48. Reimbursement is not required for support provided by the FCSBA when resources are available within FCA Board approved budgets for the FCSBA and one or more of the criteria for supplemental services expenditures outlined above have been met.

  49. Unless otherwise determined by an FCA Board action, supplemental support services requiring resources beyond that available within the FCSBA budget will require reimbursement.

    Reimbursements in excess of $10,000 that occur on an ongoing basis will require a written Memorandum of Understanding between the FCA and the FCSBA outlining the terms and conditions of the services provided and reimbursement. One time or minor recurring reimbursements may be handled by purchase orders. Reimbursable expenses shall be determined on an actual cost basis or a recognized methodology to achieve the goal of fully reimbursing the FCSBA on the transaction.

    Dated this 26th day of April, 2005.

    By Order of the Board.

    Jeanette C. Brinkley, Secretary to the Board.

    Disaster Relief Efforts by Farm Credit Institutions


    Effective Date: 13-JUN-96.

    Effect on Previous Action: Supersedes FCA Bookletter 368-OE, September 14, 1993. See 61 FR 37471, July 18, 1996.

    Source of Authority: Section 5.17 of the Farm Credit Act of 1971, as amended.

    The Farm Credit Administration (FCA) Board Hereby Adopts the Following Policy Statement:

    The FCA recognizes that in the aftermath of hurricanes, floods, droughts, or other natural or man-made disasters, specific sections of the country or segments of the agricultural community are declared to be disaster areas. Such disaster area declarations may be made by the President of the United States, the Governor of a State, or a specific Federal or State government agency. When a disaster area includes a rural community where a Farm Credit institution is located or does business, the institution can be affected in two ways: directly, such as by physical damage to the institution itself or incapacitation of employees; or indirectly, such as by damage suffered by individuals and businesses with loans from the institution. In the interest of providing the highest quality and most efficient service to agricultural borrowers, the FCA encourages Farm Credit institutions operating in disaster-affected areas to work within their communities to help alleviate pressures on borrowers under stress.

    When conducted in a reasonable and prudent manner, the efforts of Farm Credit institutions to work in the

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    public's interest with borrowers in the disaster areas will be considered consistent with safe and sound business practices. It is the FCA's belief that the institutions have considerable flexibility under the existing regulations to provide appropriate disaster relief. Such relief efforts may include, but would not necessarily be limited to, extending the terms of loan repayment or restructuring a borrower's debt obligations. In addition, a Farm Credit institution may consider easing some loan documentation or credit-extension terms for new loans to certain borrowers or requesting the FCA to grant relief from specific regulatory requirements. It is the FCA's belief that the principal objectives of any disaster assistance program developed by a Farm Credit institution and approved by its board should be to:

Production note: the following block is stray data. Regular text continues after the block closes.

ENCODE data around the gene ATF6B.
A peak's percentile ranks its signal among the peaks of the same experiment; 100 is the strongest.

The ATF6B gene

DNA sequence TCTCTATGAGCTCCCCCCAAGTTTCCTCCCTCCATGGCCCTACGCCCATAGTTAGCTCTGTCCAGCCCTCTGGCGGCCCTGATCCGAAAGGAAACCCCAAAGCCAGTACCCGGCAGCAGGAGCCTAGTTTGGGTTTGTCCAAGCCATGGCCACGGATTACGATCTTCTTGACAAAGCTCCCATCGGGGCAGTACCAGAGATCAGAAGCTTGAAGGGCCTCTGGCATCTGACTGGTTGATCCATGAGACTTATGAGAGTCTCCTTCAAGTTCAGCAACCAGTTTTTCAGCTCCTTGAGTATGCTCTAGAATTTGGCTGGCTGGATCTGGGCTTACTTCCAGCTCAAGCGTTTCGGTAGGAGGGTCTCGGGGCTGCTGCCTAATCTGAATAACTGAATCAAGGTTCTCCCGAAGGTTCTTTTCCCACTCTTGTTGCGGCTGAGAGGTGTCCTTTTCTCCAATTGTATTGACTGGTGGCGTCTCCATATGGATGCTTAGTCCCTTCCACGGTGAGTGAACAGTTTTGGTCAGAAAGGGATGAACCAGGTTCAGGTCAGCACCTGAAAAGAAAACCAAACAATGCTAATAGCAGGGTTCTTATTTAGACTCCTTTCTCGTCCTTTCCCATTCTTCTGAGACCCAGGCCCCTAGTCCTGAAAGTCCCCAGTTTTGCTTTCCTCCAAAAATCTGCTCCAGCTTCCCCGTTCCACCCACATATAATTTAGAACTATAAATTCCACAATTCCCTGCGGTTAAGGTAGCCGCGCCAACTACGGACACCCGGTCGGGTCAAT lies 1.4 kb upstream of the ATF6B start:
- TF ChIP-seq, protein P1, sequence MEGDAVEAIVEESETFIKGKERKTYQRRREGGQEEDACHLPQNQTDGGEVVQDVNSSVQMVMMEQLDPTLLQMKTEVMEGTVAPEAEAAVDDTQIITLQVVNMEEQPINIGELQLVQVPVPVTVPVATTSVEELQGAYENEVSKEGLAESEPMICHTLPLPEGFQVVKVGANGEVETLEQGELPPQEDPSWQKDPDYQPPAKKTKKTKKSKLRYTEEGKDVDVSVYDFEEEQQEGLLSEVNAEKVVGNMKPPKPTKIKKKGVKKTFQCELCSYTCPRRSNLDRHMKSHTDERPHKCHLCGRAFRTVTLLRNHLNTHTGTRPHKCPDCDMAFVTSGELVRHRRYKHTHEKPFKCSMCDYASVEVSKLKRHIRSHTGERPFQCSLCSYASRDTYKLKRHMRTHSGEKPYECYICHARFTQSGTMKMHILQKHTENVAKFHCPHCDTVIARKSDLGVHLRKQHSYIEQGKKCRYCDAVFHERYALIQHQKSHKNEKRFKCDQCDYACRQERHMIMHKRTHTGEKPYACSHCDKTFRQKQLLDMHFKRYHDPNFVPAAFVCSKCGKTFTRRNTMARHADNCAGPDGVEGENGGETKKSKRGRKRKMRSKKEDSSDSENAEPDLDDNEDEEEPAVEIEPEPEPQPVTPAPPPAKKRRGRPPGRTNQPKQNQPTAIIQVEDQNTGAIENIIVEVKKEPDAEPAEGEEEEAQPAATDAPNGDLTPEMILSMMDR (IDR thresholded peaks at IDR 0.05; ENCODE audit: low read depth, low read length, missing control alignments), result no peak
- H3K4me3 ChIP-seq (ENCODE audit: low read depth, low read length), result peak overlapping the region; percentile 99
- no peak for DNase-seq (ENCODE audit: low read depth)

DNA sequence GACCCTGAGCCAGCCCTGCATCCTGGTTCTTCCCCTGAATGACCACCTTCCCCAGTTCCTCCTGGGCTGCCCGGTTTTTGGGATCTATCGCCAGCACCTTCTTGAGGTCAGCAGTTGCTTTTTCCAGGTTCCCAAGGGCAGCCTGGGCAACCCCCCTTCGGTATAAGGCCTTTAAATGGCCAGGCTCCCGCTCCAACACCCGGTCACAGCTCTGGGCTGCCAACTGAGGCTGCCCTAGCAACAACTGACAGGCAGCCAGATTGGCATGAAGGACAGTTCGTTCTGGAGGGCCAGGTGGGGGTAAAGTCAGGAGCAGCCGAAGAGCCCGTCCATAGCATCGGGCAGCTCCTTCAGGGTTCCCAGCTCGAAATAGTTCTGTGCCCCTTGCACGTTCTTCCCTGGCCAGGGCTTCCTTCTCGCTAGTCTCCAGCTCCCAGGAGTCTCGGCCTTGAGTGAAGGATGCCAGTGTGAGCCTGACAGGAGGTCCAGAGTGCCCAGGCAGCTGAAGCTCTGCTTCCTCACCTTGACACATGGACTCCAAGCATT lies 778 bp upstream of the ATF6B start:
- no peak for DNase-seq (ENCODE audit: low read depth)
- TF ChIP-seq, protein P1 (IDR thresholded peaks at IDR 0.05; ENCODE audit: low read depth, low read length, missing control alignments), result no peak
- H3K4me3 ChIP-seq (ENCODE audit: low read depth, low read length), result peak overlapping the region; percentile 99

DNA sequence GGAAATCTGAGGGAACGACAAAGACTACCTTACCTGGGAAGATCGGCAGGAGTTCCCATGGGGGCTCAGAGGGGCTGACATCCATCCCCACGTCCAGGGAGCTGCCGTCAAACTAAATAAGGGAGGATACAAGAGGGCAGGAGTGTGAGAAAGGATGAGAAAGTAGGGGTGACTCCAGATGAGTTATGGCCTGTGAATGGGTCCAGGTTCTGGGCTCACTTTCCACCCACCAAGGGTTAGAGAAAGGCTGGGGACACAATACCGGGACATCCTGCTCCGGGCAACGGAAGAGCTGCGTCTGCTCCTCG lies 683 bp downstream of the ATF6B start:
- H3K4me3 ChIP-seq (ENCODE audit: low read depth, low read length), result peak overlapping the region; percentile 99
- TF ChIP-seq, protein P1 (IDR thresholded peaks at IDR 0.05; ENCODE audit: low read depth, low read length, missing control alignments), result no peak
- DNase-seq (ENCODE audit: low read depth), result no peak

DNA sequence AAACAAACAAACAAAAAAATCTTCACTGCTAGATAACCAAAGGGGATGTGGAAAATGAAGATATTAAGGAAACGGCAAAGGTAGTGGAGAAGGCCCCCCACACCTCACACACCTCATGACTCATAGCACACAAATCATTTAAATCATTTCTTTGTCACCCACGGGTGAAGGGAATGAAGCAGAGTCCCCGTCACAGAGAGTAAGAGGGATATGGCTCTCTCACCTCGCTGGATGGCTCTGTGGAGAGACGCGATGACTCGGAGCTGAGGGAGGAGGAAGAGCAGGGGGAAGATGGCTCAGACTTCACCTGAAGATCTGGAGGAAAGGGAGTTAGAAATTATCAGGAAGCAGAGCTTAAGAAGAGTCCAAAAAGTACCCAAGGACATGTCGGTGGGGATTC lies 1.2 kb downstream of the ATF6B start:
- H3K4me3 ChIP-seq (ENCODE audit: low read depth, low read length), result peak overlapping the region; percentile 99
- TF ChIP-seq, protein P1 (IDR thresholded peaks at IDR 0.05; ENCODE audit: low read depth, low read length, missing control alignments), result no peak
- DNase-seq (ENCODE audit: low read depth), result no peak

50. Provide necessary and timely relief to disaster-affected customers of the institution;

  51. Minimize the adverse effects of the disaster on the profitability, financial condition, operating efficiency, and morale of customers, as well as on the institution;

  52. Review applicable statutory and regulatory requirements and determine whether requesting the FCA to provide exceptions from regulatory requirements would be appropriate; and

  53. Promote, through such consideration and actions, the Farm Credit System's mandate to provide American farmers and ranchers with sound, adequate, and constructive credit and closely related services.

    The FCA further believes that proper risk controls and management oversight should be exercised to ensure that such efforts serve the interests of the lending institution as well as those of the community. Any institution providing disaster relief should document such relief actions as well as any significant departures from otherwise applicable institution policies and procedures.

    The aforementioned objectives and risk controls are conditions and characteristics on which the FCA will evaluate an institution's relief activities. These objectives and risk controls should be set forth in any request to the FCA for specific regulatory relief.

    The FCA also recognizes that conditions related to a disaster may impair an institution's ability to comply in a timely way with regulatory reporting and publishing requirements. Farm Credit institutions should contact their FCA field office when relief from specific regulatory or reporting requirements is needed.

    Additionally, the Board of Governors of the Federal Reserve System (Federal Reserve Board) has, from time to time, granted relief from certain Regulation Z requirements to consumers located in declared disaster areas. It is likely that the Federal Reserve Board will continue to promulgate similar temporary exceptions in disaster- affected areas. When this occurs, the FCA will, as a matter of convenience, continue to notify the Farm Credit institutions affected by Regulation Z exceptions.